But New York came together and fought through the worse. Of course, there's still much more to be done, and infection rates are on the rise in many parts of the world. But these past few months, I've been reflecting on leadership lessons from the early days of the pandemic.
One of the most important lessons is about how fear can get us through tough times.
In March, I had an interesting conversation with a woman who had been watching the daily briefings. She said she was taken with the fact that I didn't seem "scared" about Covid-19.
"I don't mean to disappoint you," I said, "but you couldn't be more wrong."
She was surprised.
"I am more frightened about Covid-19 than almost anything in my life," I said.
I had already been thinking about what dimension of the crisis frightened me the most. I think it was the "fear of the unknown known," as the expression goes.
There were existing facts about this virus that we just didn't know at the time, but I was sure that we would know in the future. Then, with the advantages of hindsight, we would say that we should have made different decisions, such as asking people to wear masks sooner.
A factor driving the fear for me was that the "facts" were already changing. The worst was the reversal on the belief that asymptomatic people couldn't spread the virus. We would have operated much differently if we had known earlier.
What else would we find out six months down the road?
I talked about this with my daughters one evening while sitting around the dinner table. They asked me how I seemed so calm at the briefings when they knew how anxious I was. I said to them, "You can feel fear, but acting on fear is different."
I think it's disingenuous when people say they weren't afraid in a situation that would normally trigger fear. Fear is a normal and healthy response to the appropriate stimulus. If you don't feel fear, you don't appreciate the consequences of the circumstances.
I told my daughters to confront the worst-case scenario and make peace with it. Resolve the anxiety. I understood the projection models. I knew how bad it could be. The question was: What will I do with the fear, and how will I succumb to it?
I also said that there are little things you can do to help with the fear when you are speaking in public: Control your breathing by taking long deep breaths. Fill your stomach when you inhale. Don't drink coffee. I never allowed fear to control me. The fear kept my adrenaline high, and that was a positive. But I would not let the fear be a negative, and I would not spread it. Fear is also a virus.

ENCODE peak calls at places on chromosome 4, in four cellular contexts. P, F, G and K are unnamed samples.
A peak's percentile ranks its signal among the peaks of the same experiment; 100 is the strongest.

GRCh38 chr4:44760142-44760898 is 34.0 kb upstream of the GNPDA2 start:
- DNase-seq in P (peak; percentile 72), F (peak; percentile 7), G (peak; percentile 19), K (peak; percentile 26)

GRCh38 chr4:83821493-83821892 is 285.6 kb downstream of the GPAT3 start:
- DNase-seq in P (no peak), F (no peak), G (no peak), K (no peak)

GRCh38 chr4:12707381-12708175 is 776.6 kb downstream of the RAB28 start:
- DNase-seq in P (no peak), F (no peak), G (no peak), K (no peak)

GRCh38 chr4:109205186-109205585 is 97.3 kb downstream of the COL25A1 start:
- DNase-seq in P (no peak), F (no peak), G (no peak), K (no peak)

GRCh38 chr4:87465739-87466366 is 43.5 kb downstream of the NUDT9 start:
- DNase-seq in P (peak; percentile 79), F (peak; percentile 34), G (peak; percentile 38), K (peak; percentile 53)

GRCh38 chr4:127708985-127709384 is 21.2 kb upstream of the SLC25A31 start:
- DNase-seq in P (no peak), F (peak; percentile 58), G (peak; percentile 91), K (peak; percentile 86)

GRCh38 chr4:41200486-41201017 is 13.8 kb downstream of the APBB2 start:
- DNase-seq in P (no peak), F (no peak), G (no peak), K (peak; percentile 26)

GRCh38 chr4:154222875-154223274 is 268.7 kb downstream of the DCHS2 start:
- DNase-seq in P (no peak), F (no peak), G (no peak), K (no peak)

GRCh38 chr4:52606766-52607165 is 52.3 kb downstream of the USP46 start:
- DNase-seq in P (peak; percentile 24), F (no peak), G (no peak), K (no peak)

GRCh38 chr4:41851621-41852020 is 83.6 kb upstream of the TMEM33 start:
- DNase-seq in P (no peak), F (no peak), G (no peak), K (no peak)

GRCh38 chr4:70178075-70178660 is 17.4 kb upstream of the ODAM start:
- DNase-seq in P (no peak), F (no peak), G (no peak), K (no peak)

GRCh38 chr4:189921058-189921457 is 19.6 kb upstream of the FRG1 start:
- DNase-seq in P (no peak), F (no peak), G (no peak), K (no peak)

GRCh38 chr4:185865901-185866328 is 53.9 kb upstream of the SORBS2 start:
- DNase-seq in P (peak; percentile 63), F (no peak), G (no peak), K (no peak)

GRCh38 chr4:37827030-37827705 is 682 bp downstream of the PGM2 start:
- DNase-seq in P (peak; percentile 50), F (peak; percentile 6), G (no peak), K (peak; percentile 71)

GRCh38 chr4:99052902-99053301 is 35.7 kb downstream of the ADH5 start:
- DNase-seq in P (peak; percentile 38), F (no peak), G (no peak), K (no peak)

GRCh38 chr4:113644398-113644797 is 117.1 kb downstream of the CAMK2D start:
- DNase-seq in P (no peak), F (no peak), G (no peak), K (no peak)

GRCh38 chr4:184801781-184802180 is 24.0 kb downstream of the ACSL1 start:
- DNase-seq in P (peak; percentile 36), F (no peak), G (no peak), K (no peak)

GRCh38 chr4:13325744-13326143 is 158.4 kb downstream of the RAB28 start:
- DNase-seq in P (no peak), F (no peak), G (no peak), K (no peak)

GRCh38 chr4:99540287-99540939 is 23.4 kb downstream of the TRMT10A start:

We are still dealing with the trauma of this pandemic today, and it's very emotional. So the way I try to help people deal with the sense of fear and vulnerability is to show vulnerability first.
In my daily briefings, I talked about my emotions and fears. It was authentic and real. I felt the same emotions so many people were feelings, and I would acknowledge them. Everything I communicated was true, unrehearsed, unscripted, and spontaneous. If people rejected me, then so be it. That was the only way I knew how to do it.
As a leader, you must connect emotionally with the people, so they can have the trust and confidence in you to follow your proposals. Speak the way you would speak to a close friend. Use the same words that you would use with your families. And if you give you heart to the people, they will give you theirs.
In the public arena, showing fear and vulnerability is always worth the risk — because without it, there's nothing. In the right circumstances, people can reach a higher level of trust and goodness. Sometimes it just takes the other person to go first.
As I said before, this pandemic is far from over. Being governor is a job that is never really done. Right now, I have 19.5 million people counting on me, and they are my priority.
At the beginning of this crisis, I thought of Franklin D. Roosevelt's words, and I go back to them from time to time: "Courage is not the absence of fear, but rather the assessment that something else is more important than fear."
Andrew Cuomo is the 56th Governor of New York, serving since 2011. He is the author of "American Crisis" and "All Things Possible: Setbacks and Success in Politics and Life and Crossroads: The Future of American Politics." Follow him on Twitter.
*This is an adapted excerpt from "American Crisis" by Andrew Cuomo. Copyright © 2020 by Andrew Cuomo. Adapted by permission of Crown, an imprint of Random House, a division of Penguin Random House LLC. All rights reserved.